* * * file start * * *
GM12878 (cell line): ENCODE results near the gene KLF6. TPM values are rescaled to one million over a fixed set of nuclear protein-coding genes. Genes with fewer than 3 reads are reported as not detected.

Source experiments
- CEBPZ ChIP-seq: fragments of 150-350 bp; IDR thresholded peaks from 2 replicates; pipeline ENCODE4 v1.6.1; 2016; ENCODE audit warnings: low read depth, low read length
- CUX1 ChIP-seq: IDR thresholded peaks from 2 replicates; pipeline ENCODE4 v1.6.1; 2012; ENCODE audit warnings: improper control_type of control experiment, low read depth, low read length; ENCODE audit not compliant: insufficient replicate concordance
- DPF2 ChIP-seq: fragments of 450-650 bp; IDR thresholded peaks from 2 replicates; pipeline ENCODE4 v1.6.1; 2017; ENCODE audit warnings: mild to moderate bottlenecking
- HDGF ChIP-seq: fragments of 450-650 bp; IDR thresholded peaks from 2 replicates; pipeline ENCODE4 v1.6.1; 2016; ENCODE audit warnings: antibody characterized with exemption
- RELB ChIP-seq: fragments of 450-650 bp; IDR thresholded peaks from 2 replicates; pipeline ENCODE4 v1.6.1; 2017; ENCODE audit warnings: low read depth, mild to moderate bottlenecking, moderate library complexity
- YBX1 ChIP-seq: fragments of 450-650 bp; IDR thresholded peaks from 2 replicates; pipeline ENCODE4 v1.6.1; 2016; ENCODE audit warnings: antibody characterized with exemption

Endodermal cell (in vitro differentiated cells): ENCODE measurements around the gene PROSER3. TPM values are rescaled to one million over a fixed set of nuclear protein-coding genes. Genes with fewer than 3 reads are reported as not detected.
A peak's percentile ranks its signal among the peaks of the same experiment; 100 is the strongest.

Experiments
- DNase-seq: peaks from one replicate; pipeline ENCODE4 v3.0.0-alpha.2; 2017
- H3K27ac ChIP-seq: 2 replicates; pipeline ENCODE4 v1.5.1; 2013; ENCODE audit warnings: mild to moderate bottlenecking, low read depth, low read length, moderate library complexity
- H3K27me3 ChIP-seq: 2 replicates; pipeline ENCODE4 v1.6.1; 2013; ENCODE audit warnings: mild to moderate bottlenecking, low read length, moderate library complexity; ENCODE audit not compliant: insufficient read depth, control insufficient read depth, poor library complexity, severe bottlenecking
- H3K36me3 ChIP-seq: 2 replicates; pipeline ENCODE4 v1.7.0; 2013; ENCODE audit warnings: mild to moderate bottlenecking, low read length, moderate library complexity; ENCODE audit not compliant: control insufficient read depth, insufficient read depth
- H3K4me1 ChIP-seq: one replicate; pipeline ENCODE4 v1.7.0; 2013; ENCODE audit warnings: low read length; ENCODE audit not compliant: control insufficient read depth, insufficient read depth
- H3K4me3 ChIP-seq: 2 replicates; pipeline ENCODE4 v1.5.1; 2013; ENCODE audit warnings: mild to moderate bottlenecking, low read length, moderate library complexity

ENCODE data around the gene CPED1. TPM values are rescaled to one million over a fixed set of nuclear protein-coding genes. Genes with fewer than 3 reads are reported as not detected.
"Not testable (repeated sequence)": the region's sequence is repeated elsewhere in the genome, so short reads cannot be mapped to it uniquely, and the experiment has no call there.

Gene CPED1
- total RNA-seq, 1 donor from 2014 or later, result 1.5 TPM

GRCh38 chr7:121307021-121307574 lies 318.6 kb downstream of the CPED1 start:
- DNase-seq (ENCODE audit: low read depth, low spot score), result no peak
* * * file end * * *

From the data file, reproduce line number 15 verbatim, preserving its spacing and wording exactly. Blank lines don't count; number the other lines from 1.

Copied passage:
- H3K36me3 ChIP-seq: 2 replicates; pipeline ENCODE4 v1.7.0; 2013; ENCODE audit warnings: mild to moderate bottlenecking, low read length, moderate library complexity; ENCODE audit not compliant: control insufficient read depth, insufficient read depth